Ones to Watch: Angelica Garcia
Born and raised in Los Angeles, indie-pop artist Angelica Garcia made the move to Richmond, Virginia after graduating high school. While her first record Medicine for the Birds was heavily influenced by her new home, she returns to her LA roots with her newest release Cha Cha Palace. Though her run at SXSW and both her US and UK tours were canceled due to COVID-19, Garcia is still making waves with an appearance on NPR Music‘s Austin-100 and a recent Tiny Desk Concert performance.
We talked to Garcia about Ranchera music, recording a song with her grandmother, and how she felt about former President Obama including her song in his Best-Of 2019 Playlist. This week, we caught back up with the pop star for a few #StayTheFuckHome selfies and to see how social distancing has impacted her flow.
First things first, how are you doing? Where are you riding this whole thing out?
Well, I’m in California at the moment. I’m staying with my mom at her apartment. I was actually supposed to be on tour by now. I decided that rather than going back to the East Coast where I would basically be alone, I was like, “Okay, I’ll just stay with my mom.”
How has staying at home impacted your creativity?
Although I really miss going out and having experiences, staying in one place has inspired me to follow through with song ideas that I had left unfinished. A lot of introspection has happened during this time, so making music and flushing out lyrics has been therapeutic. I finally began to weed through old voice memos and develop ideas I’ve been saving. Recording is like ritual right now. I’m grateful for that.
What does your typical day “in the studio” look like now?
Now it means opening my laptop and singing into the built-in microphone. I usually document ideas in waves. First I’ll focus on building a song’s structure. Once I hit some kind of wall I’ll take a break to paint, journal, or have a meal until I get another idea. I feel like I have the tabs open at all times because you never know when inspiration will strike. If I’m really stuck I’ll go down a YouTube rabbit hole or something to get my mind going.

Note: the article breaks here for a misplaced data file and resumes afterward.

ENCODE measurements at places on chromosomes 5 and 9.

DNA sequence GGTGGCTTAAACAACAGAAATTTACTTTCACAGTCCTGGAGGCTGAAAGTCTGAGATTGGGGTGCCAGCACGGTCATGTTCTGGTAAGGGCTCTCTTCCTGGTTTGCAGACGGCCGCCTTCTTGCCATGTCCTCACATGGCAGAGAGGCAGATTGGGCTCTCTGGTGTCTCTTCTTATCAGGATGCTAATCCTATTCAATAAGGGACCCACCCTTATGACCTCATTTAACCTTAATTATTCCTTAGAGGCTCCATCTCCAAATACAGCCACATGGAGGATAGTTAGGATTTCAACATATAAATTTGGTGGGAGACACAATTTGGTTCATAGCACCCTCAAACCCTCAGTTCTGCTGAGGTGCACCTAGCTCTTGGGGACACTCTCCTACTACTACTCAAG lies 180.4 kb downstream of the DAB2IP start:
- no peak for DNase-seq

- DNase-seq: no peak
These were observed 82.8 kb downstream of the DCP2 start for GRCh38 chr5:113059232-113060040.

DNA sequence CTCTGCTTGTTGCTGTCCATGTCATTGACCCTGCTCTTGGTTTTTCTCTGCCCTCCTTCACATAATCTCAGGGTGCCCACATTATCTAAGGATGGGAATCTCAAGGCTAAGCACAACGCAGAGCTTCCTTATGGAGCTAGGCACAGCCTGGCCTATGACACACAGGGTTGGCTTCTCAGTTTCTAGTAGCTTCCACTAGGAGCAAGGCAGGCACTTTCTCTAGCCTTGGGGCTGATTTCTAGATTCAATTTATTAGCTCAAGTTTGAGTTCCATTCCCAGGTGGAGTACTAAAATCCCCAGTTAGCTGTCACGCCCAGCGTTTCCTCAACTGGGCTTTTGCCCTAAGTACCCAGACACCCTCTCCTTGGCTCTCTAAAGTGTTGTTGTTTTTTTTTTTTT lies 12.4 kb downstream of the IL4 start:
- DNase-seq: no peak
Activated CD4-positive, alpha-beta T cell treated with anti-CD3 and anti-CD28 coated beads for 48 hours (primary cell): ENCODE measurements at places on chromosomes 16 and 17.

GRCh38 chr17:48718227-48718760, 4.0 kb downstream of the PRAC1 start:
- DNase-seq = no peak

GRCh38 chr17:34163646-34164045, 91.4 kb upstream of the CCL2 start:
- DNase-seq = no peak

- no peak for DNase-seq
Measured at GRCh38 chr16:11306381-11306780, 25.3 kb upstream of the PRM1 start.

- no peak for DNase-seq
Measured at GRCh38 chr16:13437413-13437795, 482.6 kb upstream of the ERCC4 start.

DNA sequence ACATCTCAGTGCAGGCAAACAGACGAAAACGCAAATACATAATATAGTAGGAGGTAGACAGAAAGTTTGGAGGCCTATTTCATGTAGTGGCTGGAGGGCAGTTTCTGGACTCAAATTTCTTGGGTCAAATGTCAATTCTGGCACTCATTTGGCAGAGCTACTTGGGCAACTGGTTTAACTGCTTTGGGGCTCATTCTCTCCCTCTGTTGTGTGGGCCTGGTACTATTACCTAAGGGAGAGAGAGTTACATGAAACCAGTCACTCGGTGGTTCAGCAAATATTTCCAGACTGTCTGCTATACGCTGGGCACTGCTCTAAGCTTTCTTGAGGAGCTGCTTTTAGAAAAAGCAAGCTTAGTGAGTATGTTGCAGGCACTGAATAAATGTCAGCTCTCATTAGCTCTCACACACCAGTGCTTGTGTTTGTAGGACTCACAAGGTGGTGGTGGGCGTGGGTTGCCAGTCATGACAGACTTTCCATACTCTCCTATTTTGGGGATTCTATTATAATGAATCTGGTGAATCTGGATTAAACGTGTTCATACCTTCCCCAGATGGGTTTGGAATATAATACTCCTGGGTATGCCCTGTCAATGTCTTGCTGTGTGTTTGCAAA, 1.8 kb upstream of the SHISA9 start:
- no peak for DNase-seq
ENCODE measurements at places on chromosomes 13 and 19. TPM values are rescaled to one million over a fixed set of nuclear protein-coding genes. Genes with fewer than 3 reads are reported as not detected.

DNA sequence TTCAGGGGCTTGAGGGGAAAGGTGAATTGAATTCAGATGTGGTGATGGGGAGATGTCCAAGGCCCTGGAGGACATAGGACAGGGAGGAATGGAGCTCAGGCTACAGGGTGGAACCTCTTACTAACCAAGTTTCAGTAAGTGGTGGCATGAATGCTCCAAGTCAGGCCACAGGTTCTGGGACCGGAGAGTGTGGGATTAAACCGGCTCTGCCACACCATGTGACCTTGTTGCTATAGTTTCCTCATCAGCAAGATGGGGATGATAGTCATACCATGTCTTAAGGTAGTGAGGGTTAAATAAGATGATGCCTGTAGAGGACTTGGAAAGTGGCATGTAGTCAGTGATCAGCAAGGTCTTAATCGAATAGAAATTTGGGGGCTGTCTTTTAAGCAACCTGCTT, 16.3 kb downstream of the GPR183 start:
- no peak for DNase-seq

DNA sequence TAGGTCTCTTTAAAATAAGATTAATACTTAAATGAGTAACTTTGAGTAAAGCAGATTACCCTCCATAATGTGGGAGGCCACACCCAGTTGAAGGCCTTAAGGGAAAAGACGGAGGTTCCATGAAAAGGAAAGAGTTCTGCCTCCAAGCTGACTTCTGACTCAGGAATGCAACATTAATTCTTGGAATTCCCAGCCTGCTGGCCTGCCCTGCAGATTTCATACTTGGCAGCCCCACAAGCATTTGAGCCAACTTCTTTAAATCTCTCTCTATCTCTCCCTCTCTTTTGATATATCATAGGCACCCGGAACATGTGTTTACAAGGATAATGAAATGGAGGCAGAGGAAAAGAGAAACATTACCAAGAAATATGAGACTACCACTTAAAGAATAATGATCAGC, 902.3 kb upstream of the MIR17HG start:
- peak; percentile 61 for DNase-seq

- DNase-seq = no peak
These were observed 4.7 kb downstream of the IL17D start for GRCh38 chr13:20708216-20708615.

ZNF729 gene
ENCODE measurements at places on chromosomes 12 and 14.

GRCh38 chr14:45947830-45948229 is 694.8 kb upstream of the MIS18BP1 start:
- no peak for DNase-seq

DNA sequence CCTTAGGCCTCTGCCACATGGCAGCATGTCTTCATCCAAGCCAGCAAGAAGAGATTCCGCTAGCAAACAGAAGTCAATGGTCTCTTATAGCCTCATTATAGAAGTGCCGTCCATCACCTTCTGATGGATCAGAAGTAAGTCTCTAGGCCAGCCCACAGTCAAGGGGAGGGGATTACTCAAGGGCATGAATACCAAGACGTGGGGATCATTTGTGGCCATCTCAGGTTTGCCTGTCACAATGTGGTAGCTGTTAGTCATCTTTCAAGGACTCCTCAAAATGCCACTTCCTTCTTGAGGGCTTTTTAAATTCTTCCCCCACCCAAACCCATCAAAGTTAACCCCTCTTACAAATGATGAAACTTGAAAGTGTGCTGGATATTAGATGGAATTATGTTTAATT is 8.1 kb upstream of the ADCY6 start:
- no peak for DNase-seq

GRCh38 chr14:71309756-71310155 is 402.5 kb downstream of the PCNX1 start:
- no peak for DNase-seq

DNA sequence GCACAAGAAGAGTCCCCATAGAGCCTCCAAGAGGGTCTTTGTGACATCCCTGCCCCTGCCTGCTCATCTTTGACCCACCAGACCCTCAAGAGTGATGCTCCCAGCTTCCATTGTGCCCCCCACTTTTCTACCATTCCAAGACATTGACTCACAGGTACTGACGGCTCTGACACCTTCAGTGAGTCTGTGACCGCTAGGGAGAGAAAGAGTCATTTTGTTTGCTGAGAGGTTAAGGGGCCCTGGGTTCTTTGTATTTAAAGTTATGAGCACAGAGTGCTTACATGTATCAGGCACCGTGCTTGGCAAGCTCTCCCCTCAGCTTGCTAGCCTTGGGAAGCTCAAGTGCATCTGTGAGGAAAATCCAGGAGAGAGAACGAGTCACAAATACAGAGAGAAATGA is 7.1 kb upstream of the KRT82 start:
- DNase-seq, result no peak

What have you been listening to?
I’ve been listening to a lot of old music right now, like Ranchera music from the 20s and 40s. I’ve also been listening to old soundtracks, old records. They make me feel more at peace.
When did you start singing and writing music?
I started singing when I was a child. My family was very musical — my mom, my aunt, and my uncle all sang Ranchera music as children, and they would perform at rodeos and clubs around LA. So as a child, I just always heard them singing together. So naturally, I just kind of joined the harmony. I didn’t actually start writing my own music until I was probably like 16 or 17.
So your first record, Medicine for the Birds, it was more of a Southern rock feel. What inspired you to switch directions for your sound for your newest album Cha Cha Palace?
Medicine for Birds was very inspired by first moving to Virginia. I think it naturally kind of drifted that way because I was inspired by my surroundings. It was also really driven that way when my producer was Nashville-based; so a lot of the tones and things are like Nashville sounds because of him.
As the years passed and the longer I’d been in Virginia, I was really starting to miss home. I felt like there was a whole side of myself that people didn’t know about. There was a little side of my identity that I wasn’t showing. And it was frustrating because even among my friends, I felt that. So I started making an effort to reconnect, and also document the histories and the memories of my family home.
Also, the longer I spent in Virginia, my grandparents were getting older, and my family was going through different hardships, and I felt like I couldn’t be there. In many ways, the family home changed. So I guess in my mind, Cha Cha Palace is almost like documenting it the way that I remembered it growing up. I did that through textures, tones, subject matter, and even including my family members’ voices on the album.
Your grandma sings on the cover of Jose Alfredo Jimenez’s “La Enorme Distancia” on Cha Cha Palace. How did you decide to have her on that?
Well, she actually decided. She came to visit me one summer. She’s really old and kind of grumpy. I was just trying to come up with things to entertain her because I don’t have a TV. I might as well just show her what I do. So I set up my looper and I made a little loop beat, and I handed her the microphone and was like, “Alright, let’s just see what she does.”